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Old November 30th, 2012, 07:40 PM   #334
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Your signature should definitely be ''the worst thing that the present does is cloud our view of the past''. There are many problems with what you're bringing to the table.

It's useless to ''look'' for pragmatism in the crusades, because the very concept is articulated around what you deem pragmatic. By demanding a pragmatic explanation of the crusades, you forget the religious factor, mentioned by all sources, that you definitely shouldn't underestimate. The ultimate goal wasn't to gratuitously slaughter soldiers and civilians, but to deliver Jerusalem. No wonder everybody came back home after this was done. Can we call that fanaticism? Sure you can. Does it help understanding anything? Not at all.

Quote:
Originally Posted by sylla1 View Post
The Crusades themselves
The Crusades themselves? Don't tell me you can't differentiate what crusades ''are'' and how crusades are ''represented''. What you call the crusades ''themselves'' is what you make of them, not how they actually occurred.
This whole idea that the Crusades are at the center of ''the west's'' problem with muslims is simply false and misleading. Crusades were well forgotten in ''western'' and ''non-western'' historiography for a long, long time. They only regained popularity during the modern era, and the way they were represented varied greatly depending on the when and the where. The psychology of ''the other'' (read ''muslims'') didn't take shape with the crusades, but mainly with Orientalism and Interventionism.
So forget Mark Damen, he is unqualified, stuck in the present and incapable of analyzing the intrinsic nature of things.

Quote:
Originally Posted by sylla1 View Post
couldn't have been any more pernicious for the development of the societies and nations of western and central Europe; it was a most incredibly absurd & colossal centuries-long waste of whole generations of human resources, even accounting for the returning survivors.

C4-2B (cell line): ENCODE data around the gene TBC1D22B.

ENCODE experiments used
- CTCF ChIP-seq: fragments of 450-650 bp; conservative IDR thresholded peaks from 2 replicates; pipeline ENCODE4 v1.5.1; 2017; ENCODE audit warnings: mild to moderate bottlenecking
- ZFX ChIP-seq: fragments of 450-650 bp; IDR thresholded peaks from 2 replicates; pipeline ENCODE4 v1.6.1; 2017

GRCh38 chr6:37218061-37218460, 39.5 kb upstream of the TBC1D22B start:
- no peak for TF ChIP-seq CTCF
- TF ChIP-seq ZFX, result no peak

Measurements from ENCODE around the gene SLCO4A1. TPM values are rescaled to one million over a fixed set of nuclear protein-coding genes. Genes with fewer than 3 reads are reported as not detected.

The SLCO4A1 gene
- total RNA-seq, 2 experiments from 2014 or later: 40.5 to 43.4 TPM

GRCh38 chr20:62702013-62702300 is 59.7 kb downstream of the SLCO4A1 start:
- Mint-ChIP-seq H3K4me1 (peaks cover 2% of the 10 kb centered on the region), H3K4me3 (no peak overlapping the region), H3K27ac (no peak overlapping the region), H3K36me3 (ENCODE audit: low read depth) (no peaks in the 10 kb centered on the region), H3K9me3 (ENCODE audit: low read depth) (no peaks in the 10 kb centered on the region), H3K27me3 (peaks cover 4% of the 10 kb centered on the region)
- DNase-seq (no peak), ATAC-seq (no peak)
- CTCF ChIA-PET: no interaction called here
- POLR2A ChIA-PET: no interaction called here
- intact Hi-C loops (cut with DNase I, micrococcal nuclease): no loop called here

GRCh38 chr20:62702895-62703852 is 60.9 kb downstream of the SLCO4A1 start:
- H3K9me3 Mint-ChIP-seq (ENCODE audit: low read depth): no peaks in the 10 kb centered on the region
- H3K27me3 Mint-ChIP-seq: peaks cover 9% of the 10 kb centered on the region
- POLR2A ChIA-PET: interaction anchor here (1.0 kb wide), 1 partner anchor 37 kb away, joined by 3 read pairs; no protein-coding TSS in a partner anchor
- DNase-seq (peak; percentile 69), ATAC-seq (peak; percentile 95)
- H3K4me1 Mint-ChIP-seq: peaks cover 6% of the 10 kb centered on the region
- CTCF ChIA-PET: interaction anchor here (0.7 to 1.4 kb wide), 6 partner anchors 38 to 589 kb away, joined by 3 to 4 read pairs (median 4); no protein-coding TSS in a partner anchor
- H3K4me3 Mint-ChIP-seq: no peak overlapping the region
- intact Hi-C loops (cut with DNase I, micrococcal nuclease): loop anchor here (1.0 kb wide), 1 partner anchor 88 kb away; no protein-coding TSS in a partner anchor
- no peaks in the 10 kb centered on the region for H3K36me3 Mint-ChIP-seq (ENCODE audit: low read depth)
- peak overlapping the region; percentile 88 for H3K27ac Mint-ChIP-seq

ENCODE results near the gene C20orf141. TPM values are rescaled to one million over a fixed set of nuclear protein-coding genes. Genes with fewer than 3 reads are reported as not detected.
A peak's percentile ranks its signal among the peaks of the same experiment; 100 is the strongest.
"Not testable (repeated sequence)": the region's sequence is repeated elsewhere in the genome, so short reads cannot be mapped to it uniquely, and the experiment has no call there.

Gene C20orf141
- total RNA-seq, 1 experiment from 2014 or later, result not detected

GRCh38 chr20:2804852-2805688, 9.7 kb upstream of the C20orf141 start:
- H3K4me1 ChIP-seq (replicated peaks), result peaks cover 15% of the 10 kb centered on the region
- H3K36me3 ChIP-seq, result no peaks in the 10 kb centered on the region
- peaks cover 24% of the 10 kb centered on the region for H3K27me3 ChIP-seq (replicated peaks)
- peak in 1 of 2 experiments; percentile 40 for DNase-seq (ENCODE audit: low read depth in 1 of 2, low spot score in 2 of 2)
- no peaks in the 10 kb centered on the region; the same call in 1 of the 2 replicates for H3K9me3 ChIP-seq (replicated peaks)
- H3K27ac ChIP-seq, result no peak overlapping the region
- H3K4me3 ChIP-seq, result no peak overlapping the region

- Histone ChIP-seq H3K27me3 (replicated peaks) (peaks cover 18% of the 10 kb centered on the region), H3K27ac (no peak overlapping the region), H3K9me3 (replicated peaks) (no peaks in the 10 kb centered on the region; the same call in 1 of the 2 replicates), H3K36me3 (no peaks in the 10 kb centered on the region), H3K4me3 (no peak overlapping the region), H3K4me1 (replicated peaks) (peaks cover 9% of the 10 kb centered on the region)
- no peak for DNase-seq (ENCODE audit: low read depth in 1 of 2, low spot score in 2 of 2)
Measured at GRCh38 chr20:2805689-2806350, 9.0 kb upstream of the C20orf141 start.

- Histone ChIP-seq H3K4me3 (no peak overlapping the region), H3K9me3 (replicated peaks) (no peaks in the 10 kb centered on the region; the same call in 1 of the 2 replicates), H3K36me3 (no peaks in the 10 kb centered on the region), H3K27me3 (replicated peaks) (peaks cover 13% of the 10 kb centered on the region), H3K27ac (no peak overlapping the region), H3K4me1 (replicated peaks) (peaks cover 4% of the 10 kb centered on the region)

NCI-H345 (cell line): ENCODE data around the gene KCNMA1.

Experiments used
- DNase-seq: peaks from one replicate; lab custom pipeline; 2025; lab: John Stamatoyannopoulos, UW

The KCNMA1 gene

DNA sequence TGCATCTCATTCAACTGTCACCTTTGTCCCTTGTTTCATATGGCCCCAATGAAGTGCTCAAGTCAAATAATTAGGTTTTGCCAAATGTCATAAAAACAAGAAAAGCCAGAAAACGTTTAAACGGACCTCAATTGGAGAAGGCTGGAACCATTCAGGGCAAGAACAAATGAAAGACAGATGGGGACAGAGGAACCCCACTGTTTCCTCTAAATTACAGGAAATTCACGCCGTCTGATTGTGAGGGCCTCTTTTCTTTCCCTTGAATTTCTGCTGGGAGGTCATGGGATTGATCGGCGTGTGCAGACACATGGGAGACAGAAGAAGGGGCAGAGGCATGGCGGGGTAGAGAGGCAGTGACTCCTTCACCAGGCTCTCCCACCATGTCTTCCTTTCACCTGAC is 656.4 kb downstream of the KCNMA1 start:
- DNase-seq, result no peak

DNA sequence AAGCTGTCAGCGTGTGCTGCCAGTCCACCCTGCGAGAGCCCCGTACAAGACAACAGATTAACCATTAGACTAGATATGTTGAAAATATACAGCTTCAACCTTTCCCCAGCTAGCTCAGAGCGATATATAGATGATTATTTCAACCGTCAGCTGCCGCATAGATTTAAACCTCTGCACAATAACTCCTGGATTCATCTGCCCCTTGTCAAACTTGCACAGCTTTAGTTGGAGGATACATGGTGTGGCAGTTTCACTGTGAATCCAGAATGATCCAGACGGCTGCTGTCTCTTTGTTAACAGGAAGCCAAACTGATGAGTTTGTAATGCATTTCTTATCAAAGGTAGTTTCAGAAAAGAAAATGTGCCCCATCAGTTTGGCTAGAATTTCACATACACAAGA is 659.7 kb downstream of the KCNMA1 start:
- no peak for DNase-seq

The crusades weren't pernicious for the ''development of the societes and nations blah blah''. The Italian city-states made the big bucks, and the papacy asserted its mega-thunder-power over christendom. As for what you call the ''absurd & colossal centuries long waste of whole generations of human ressources'', maybe you'd like to look around first before emitting judgements like that. First, the mass of popular elements present in the crusades is negligible, especially the late crusades. To go on a crusade means to be armed, to be armed means having money, and to have money means to be well-born, which was only a privilege given to a small fraction of the population of Europe. Second, what waste? Princes and nobles had their reputation boasted because of crusading exploit, while they could enjoy the church's good will. There was nothing to formally ''waste''.
Was the colonization of India, Americas and other places a ''waste''? I'd be curious to hear you out on that.
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Old November 30th, 2012, 09:25 PM   #335
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Quote:
Originally Posted by BrowniesRule View Post
Your signature should definitely be ''the worst thing that the present does is cloud our view of the past''. There are many problems with what you're bringing to the table.

It's useless to ''look'' for pragmatism in the crusades, because the very concept is articulated around what you deem pragmatic. By demanding a pragmatic explanation of the crusades, you forget the religious factor, mentioned by all sources, that you definitely shouldn't underestimate. The ultimate goal wasn't to gratuitously slaughter soldiers and civilians, but to deliver Jerusalem. No wonder everybody came back home after this was done. Can we call that fanaticism? Sure you can. Does it help understanding anything? Not at all.



The Crusades themselves? Don't tell me you can't differentiate what crusades ''are'' and how crusades are ''represented''. What you call the crusades ''themselves'' is what you make of them, not how they actually occurred.
This whole idea that the Crusades are at the center of ''the west's'' problem with muslims is simply false and misleading. Crusades were well forgotten in ''western'' and ''non-western'' historiography for a long, long time. They only regained popularity during the modern era, and the way they were represented varied greatly depending on the when and the where. The psychology of ''the other'' (read ''muslims'') didn't take shape with the crusades, but mainly with Orientalism and Interventionism.
So forget Mark Damen, he is unqualified, stuck in the present and incapable of analyzing the intrinsic nature of things.